By using advanced methods of material selection, materials can be judged on criteria such as neutron-absorption cross sectional area. Selecting materials with minimum neutron-absorption can heavily minimize the number of DPA that occur over a reactor material's lifetime. This slows the radiation embrittlement process by preventing mobility of atoms in the first place, proactively selecting materials that do not interact with the nuclear radiation as frequently. This can have a huge impact on total damage especially when comparing the materials of modern advanced reactors of zirconium to stainless steel reactor cores, which can differ in absorption cross section by an order of magnitude from more optimal materials.[4]

Example values for thermal neutron cross section are shown in the table below.[5]

Element Thermal Neutron Cross Section (barns)
Magnesium 0.059
Lead 0.17
Zirconium 0.18
Aluminum 0.23
Iron 2.56
Austenitic Stainless Steel 3.1
Nickel 4.5
Titanium 6.1
Cadmium 2520

Short range order (SRO) self-organization[edit]

For nickel-chromium and iron-chromium alloys, short range order can be designed on the nano-scale (<5 nm) that absorbs the interstitial and vacancy's generated by PKA events. This allows materials that mitigate the swelling that normally occurs in the presence of high DPAs and keep the overall volume percent change under the ten percent range. This occurs through generating a metastable phase that is in constant, dynamic equilibrium with surrounding material. This metastable phase is characterized by having an enthalpy of mixing that is effectively zero with respect to the main lattice. This allows phase transformation to absorb and disperse the point defects that typically accumulate in more rigid lattices. This extends the life of the alloy through making vacancy and interstitial creation less successful as constant neutron excitement in the form of displacement cascades transform the SRO phase, while the SRO reforms in the bulk solid solution.[6]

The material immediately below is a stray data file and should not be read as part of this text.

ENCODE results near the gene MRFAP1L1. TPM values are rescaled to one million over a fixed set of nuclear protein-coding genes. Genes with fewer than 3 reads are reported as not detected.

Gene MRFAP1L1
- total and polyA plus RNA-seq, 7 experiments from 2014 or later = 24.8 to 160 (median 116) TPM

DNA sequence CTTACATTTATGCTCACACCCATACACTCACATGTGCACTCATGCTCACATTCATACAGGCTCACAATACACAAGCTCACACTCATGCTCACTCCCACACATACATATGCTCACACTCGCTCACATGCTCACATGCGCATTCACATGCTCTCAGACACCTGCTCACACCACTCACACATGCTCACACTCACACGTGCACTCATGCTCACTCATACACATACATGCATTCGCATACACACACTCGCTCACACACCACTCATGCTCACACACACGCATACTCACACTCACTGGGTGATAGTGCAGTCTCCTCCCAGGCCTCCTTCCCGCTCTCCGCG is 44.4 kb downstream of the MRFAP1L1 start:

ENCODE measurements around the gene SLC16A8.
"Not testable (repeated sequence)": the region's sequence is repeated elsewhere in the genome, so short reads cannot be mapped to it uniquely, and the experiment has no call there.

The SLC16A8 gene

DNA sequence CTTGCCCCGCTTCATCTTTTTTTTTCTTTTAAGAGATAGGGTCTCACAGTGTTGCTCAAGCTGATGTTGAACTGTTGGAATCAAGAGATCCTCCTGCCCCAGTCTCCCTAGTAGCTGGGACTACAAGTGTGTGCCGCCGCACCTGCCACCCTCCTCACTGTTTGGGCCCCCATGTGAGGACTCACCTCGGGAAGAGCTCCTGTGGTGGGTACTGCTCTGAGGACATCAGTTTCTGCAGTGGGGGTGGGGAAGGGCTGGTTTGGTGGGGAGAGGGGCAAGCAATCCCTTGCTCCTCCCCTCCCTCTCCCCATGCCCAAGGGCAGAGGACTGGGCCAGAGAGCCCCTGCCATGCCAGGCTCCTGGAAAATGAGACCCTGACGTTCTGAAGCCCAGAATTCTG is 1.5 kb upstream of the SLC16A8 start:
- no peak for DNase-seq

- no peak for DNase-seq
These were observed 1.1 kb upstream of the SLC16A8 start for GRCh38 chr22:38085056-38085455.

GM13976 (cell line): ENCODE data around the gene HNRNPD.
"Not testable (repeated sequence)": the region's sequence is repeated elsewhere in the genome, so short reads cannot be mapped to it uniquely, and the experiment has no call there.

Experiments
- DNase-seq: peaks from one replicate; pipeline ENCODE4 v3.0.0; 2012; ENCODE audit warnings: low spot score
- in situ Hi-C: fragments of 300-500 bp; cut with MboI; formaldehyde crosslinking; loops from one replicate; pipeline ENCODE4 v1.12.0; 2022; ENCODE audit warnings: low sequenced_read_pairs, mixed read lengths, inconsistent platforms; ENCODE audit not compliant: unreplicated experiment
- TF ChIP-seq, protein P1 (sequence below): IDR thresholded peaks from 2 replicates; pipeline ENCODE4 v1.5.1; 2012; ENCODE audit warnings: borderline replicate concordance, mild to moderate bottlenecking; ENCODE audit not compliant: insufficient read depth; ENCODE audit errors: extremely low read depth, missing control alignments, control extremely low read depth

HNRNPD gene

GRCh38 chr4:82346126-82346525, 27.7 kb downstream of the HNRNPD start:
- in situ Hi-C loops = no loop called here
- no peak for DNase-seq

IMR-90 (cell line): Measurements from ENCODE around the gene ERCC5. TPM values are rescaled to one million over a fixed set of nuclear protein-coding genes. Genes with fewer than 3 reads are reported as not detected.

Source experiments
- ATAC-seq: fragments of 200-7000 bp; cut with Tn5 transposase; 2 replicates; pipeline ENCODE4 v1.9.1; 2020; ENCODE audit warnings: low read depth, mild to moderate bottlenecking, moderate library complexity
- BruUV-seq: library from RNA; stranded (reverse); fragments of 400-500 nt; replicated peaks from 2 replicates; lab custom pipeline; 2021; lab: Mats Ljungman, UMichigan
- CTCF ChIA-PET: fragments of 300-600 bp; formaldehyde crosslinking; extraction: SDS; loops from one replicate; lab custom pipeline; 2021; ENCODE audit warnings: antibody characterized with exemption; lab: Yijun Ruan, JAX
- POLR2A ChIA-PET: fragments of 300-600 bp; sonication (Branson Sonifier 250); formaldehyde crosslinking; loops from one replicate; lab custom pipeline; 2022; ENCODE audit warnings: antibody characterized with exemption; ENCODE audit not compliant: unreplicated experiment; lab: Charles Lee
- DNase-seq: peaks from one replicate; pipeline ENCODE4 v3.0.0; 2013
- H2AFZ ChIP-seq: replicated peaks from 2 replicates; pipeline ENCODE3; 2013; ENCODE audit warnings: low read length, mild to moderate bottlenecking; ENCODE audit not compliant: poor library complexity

• Fundamentals of Radiation Material Science, Gary S. Was, Springer-Verlag Berlin Heidelberg 2007
  • R. S. Averback and T. Diaz de la Rubia (1998). "Displacement damage in irradiated metals and semiconductors". In H. Ehrenfest and F. Spaepen. Solid State Physics 51. Academic Press. pp. 281–402.
  • R. Smith, ed. (1997). Atomic & ion collisions in solids and at surfaces: theory, simulation and applications. Cambridge University Press. ISBN 0-521-44022-X.


  1. ^ A. Meftah; et al. (1994). "Track formation in SiO2 quartz and the thermal-spike mechanism". Physical Review B. 49 (18): 12457–12463. Bibcode:1994PhRvB..4912457M. doi:10.1103/PhysRevB.49.12457.
  2. ^ C. Trautmann; S. Klaumünzer; H. Trinkaus (2000). "Effect of Stress on Track Formation in Amorphous Iron Boron Alloy: Ion Tracks as Elastic Inclusions" (PDF). Physical Review Letters. 85 (17): 3648–51. Bibcode:2000PhRvL..85.3648T. doi:10.1103/PhysRevLett.85.3648. PMID 11030972.
  3. ^ Tan, L.; Allen, T. R.; Busby, J. T. (2013-10-01). "Grain boundary engineering for structure materials of nuclear reactors". Journal of Nuclear Materials. 441 (1–3): 661–666. Bibcode:2013JNuM..441..661T. doi:10.1016/j.jnucmat.2013.03.050.
  4. ^ Ashby, M.F. and Michael Smidman. "Materials for Nuclear Power Systems." Granta Design: The materials information technology experts . Granta Design, Jan 2010. Web. 1 Nov 2015. <http://www.grantadesign.com/download/pdf/nuclear.pdf>.
  5. ^ "Reactor Grade Zirconium Alloys for Nuclear Waste Disposal" (PDF). Allegheny Technologies. 2003. Retrieved November 1, 2015.
  6. ^ Kolotushkin, V. P.; Parfenov, A. A. (2010-07-20). "Self-organization of a nanocrystalline structure in transition-metal alloys under the action of temperature and irradiation as a basis for designing radiation-resistant structural materials for nuclear reactors". Russian Metallurgy (Metally). 2010 (3): 197–206. Bibcode:2010RuMet2010..197K. doi:10.1134/S0036029510030092. ISSN 0036-0295.